22. The method of claim 21, further comprising the step of placing an autograph of the sports figure on the outer surface.

23. The method of claim 21, further comprising the step of using a kill switch to prevent erasure of the recorded message.

24. The method of claim 21, further comprising the step of activating the playback means using a play switch to play the recorded voice message.

25. The method of claim 21, further comprising the steps of: reactivating the recording means using the record switch, and recording another voice message from a sports figure.

26. The method of claim 21, wherein the outer surface further comprises a clear window with a slot at one edge of the window suitable for inserting and displaying a photograph.

27. The method of claim 26, further comprising the steps of: obtaining a photograph of the sports figure; and inserting the photograph into the slot so that the photograph is displayed through the clear window.

Description:

CROSS-REFERENCE TO RELATED APPLICATION

This application claims priority under 35 U.S.C. 119(e) to commonly owned U.S. Provisional Patent Application Ser. No. 60/742,452, filed Dec. 5, 2005, the disclosure of which is hereby incorporated herein by reference.

FIELD OF THE INVENTION

Autograph balls, for example baseballs, softballs, footballs, basketballs, soccer balls, dodge balls, golf balls, tennis balls, and the like, have traditionally had the shape and appearance of a conventional playing device of the particular sport. Other non-ball sports objects, such as hockey pucks, hockey sticks, baseball bats, helmets, and the like, which while not balls, are often used as autograph objects, and thus these are also specifically included herein within the definition of “autograph balls” or simply “ball.” The ball owner either purchases the ball with the desired autograph already in place, e.g., as sports memorabilia, or the ball owner is lucky enough to have the desired autograph placed directly on the ball by the sports figure of interest. Owning an autographed ball, particularly of a famous player, is often seen as one of life's great achievements. The present invention adds another dimension to the traditional autograph ball—the recorded voice of the sports figure in question.

BACKGROUND OF THE INVENTION

Sports balls with recorded playback messages are known. See for example U.S. Pat. Nos. 3,798,833; 4,595,200; 5,288,069; 5,433,035; 6,082,774; 6,464,602 and 6,736,429, the disclosures of which are hereby incorporated herein by reference. See also, GB Patent Publication Nos. 2213069 and 2277037. These prior art balls are all designed with a specific purpose, none of which is related to sports memorabilia. It is believed that the present invention, which provides a sports fan with a sports ball device that is capable of (1) providing a suitable surface for an autograph; and (2) provides means to record and playback a recorded message from a desired sports figure or legendary player; is entitled to patent protection.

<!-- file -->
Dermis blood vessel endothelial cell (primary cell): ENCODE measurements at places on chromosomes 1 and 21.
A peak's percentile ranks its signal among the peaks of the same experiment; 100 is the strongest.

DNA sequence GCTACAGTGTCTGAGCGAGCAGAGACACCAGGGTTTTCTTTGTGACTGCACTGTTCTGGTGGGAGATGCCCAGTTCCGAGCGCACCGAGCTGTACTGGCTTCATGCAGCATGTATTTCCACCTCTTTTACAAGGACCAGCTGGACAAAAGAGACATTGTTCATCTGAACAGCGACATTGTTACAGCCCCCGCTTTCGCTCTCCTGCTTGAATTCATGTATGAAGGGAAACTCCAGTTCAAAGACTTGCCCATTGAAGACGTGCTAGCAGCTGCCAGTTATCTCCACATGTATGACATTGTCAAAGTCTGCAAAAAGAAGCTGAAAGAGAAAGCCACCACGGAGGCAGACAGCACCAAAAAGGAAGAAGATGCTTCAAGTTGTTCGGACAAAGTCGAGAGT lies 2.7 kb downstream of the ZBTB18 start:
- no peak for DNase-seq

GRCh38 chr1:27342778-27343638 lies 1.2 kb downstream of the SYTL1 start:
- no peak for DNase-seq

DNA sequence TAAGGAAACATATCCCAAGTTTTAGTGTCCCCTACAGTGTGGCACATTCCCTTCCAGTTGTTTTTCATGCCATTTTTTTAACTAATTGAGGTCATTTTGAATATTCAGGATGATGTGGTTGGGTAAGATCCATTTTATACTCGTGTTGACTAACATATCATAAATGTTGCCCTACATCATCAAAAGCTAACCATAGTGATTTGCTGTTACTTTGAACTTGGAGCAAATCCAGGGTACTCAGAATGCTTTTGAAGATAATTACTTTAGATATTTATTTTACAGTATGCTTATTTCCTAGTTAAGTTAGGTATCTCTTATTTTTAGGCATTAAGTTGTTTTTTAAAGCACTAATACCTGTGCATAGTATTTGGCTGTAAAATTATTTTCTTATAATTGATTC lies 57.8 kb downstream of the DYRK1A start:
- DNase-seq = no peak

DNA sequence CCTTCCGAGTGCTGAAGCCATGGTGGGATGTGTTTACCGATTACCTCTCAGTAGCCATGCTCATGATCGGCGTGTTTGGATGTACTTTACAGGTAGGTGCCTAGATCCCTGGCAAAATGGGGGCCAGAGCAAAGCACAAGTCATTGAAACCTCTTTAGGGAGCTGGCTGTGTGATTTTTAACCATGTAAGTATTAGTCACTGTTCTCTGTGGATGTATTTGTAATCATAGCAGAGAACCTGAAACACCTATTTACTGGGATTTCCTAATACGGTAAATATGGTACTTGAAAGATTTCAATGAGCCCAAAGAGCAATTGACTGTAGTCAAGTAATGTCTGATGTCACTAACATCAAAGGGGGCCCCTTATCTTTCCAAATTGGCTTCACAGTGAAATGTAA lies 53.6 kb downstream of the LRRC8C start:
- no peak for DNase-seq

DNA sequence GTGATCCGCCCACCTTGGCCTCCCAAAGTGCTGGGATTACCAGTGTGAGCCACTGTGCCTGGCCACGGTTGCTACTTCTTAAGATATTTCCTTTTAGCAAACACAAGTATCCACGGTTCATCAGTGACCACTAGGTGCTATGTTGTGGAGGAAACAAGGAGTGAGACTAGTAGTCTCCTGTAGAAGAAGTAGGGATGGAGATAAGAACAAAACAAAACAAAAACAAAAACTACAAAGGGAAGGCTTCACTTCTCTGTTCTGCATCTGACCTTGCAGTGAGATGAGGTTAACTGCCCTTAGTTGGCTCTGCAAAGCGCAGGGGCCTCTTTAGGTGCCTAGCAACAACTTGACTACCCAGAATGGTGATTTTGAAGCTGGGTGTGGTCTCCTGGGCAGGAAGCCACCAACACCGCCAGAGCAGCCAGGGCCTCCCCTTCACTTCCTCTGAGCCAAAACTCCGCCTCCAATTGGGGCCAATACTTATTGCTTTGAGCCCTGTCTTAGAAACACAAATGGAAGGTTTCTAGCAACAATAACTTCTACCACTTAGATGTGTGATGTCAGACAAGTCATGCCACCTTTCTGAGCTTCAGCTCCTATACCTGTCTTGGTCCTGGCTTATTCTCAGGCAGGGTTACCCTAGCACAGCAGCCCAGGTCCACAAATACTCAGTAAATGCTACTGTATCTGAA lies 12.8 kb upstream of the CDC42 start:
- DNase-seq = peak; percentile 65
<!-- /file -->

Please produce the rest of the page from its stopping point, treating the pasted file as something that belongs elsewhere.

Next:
SUMMARY OF THE INVENTION

As set forth above, owning a sports autograph on a sport ball is only an aspect of the sports memorabilia craze. The present invention adds a feature to the autograph ball in which the sports figure of interest adds a recorded message in addition to his or her autograph to the ball—for instance, personalizing the autograph ball; or simply recording a standard message such as “This is Ted Williams, the greatest hitter ever!” for posterity. With the autograph ball of this invention, the sports fan is provided with not only the desired autograph, but also the recorded voice of the sports figure in question.

Accordingly, in one embodiment of the present invention, a sports memorabilia device is provided, having an inner core and an outer surface. The inner core contains a voice recording means, an externally accessible microphone operationally connected to the recording means, a playback means, an externally accessible speaker operationally connected to the playback means, and an electrical power supply operationally connected to the recording means and the playback means. The outer surface has a surface area suitable for placement of an autograph, and one or more switches operationally connected to the recording means and the playback means. The outer surface can be made from any suitable material (e.g., plastic, leather, cloth, and the like) that will accept an autograph. In another embodiment of the present invention, a ball is provided having the above-described inner core and outer surface.

The inner core needs only to support the recording means and the playback means, each of which is preferably based upon standard miniaturized chips and electronic circuitry. The externally accessible microphone and speaker are both required elements of the invention. Playback can be accomplished through either a single speaker, or via multiple speakers. Preferably, the recording means is activated by a record switch, and the playback means is activated by a play switch. Advantageously, the sports memorabilia device or ball further comprises a kill switch that prevents erasure of a message recorded by the recording means. This switch can be disabled if the ball owner wishes to record another message over a previously recorded message.

Preferably, the electrical power supply of the sports memorabilia device or ball comprises a battery compartment suitable for housing at least one battery, such as an AA 1.5 V battery, a lithium cell, a silver oxide cell, or a mercury cell. The outer surface of the sports memorabilia device or ball may further comprise a removable cover over the battery compartment.